Well, the classwork has really been piling up and I've found myself reconsidering whether I can honestly call myself a Christian. To some degree, this is an ongoing debate in my head but it's also rearing it's ugly head a lot with this semester's courses. The first two reading assignments for my Intro to Worship class dealt with the church calendar, which is all based around the death and resurrection of Jesus. The general liturgy, particularly in the Roman Catholic background, is based around the death and resurrection of Jesus. Then in my class "Approaches to Paul's Theology" we've been talking about how, for Paul, the life and teachings of Jesus weren't relevant (he never quotes Jesus and tells any stories about things Jesus did) - just the fact that he lived and died and was resurrected. My United Methodist doctrine class hasn't harped on the resurrection bit quite so much, but we have been talking about John Wesley's theology and read Wesley prayers each class perios, so it's not exactly missing from the conversation either. It seems that there's a theme that Christianity - in some way, at some point, on some level, means that you believe in the resurrection. Now, exactly what is meant by that varies - I know some people take the resurrection as more of a myth which gives meaning and others believe in the bodily resurrection (zombie Jesus?) and others are somewhere else entirely. Personally, as the child of two engineers and a former science geek, I've never seen a body rise fromthe dead and have a really hard time buying it. I've never understood the whole Easter story - I've always just taken the story of the crucifixion as a story of how cruel and unjust humanity and empires can be, and yet God is present all the time. I've never felt the resurrection was needed.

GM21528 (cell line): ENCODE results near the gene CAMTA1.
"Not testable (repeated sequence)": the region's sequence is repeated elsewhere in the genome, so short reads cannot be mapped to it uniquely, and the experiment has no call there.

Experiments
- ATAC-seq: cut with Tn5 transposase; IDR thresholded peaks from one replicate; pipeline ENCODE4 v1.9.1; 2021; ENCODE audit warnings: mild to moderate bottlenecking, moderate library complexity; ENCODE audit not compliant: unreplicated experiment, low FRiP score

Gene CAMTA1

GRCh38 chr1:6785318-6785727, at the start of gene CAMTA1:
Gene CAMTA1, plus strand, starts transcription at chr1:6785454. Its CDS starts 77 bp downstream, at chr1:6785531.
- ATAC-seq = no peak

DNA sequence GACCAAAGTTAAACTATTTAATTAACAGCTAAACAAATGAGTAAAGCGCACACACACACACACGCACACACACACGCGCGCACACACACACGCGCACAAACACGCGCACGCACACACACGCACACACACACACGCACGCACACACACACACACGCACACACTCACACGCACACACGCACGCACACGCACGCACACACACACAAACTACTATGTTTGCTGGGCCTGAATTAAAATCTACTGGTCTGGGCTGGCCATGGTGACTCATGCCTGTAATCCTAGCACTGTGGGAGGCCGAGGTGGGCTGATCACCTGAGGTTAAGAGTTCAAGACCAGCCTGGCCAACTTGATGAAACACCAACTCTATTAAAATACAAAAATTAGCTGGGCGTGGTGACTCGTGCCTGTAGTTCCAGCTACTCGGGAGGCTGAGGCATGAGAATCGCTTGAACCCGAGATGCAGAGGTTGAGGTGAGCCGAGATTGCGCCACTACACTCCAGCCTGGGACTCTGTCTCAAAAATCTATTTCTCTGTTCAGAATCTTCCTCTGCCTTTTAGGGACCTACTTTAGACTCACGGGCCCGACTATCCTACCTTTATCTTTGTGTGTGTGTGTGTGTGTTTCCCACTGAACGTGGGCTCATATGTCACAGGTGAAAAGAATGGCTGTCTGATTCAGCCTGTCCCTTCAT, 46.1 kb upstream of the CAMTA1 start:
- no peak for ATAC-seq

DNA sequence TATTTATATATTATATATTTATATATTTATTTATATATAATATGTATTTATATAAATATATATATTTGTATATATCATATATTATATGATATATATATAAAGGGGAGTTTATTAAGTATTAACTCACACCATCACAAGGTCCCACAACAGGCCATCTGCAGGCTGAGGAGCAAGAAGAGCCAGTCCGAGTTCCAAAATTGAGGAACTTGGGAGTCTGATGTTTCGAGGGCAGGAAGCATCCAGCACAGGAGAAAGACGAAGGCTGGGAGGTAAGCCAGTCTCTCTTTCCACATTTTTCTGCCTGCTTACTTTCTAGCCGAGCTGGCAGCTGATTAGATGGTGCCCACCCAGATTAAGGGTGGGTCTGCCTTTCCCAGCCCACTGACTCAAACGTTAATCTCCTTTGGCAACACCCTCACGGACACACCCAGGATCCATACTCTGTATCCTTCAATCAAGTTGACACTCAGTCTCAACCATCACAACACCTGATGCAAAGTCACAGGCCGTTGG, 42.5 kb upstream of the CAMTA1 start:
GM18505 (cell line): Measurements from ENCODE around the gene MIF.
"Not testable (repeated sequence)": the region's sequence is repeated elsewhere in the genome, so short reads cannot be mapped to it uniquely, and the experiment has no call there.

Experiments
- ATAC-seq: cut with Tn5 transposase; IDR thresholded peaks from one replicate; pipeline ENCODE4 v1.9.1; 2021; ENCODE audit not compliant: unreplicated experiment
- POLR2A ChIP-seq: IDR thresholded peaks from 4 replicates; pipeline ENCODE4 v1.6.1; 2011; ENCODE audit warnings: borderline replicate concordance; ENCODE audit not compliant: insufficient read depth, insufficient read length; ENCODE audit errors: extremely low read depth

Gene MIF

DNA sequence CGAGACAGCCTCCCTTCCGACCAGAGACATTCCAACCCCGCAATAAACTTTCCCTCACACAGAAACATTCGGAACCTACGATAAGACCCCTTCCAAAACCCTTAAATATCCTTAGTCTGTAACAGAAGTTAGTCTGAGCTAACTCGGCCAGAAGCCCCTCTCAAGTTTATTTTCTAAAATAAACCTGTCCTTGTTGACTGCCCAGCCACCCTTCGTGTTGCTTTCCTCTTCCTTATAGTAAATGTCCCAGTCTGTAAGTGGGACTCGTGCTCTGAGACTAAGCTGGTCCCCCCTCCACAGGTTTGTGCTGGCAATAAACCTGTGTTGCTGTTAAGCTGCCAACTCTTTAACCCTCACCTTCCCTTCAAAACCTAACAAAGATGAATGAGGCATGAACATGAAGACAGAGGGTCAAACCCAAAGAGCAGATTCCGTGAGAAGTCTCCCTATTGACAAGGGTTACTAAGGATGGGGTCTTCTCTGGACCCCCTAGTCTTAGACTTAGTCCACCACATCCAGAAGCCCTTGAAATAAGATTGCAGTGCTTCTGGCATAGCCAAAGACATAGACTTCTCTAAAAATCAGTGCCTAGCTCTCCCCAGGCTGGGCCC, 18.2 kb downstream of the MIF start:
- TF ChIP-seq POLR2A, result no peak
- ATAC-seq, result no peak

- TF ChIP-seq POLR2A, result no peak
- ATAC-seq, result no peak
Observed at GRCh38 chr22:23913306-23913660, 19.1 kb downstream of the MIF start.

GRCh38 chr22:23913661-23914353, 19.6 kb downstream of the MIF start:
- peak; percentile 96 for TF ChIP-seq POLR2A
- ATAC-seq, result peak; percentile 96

I have one other class this semester - conversations with Buddhism and Christianity - and it's really speaking to me in deeper ways than I anticipated. I've always had a fascination for Buddhism, and my partner has managed to synthesize being Buddhist and United Methodist, although don't ask me to explain it. I did my senior paper in college comparing the lives and teachings of Jesus and Buddha (remarkably similar, but not twins), but this class is getting much more involved with the philosophy and world view of Buddhism and Eastern thought. Last week's class we were talking about karma and dying and someone asked more questions trying "to understand death from a Buddhist perspective" and it was then that someone explained it so simply. Death is almost a friend in Buddhism, an inevitable step we all must take on the journey with hope for a better life the next time, closer to attaining nirvana. In Christianity, death is the enemy, something which Jesus conquers in the crucifixion and resurrection. Death is often portrayed as the consequence of sin - our "fallen" state as human beings, but what if there wasn't a fall (as I don't believe the Bible is a history text book)? Why are humans the flawed beings that they are? Is it possible that there is no need for Jesus to die "for us"? Is it possible that the story of the resurrection was just a story someone made up (for any of a number of reasons)? What then, would become of Christianity? Would it even make a difference? I'm asking for your input - I'm an extrovert and need to bounce things off of others to better understand myself, so will you help me process this "crisis" of mine? I don't feel like I can walk into a seminary classroom and declare myself not a Christian - doesn't seem right, does it? But if I really feel this is the case, it also leads to questions of vocation. What business does someone like me have being a leader in the church, even if it isn't a position in the pulpit? How do you understand the resurrection? What's your Christology?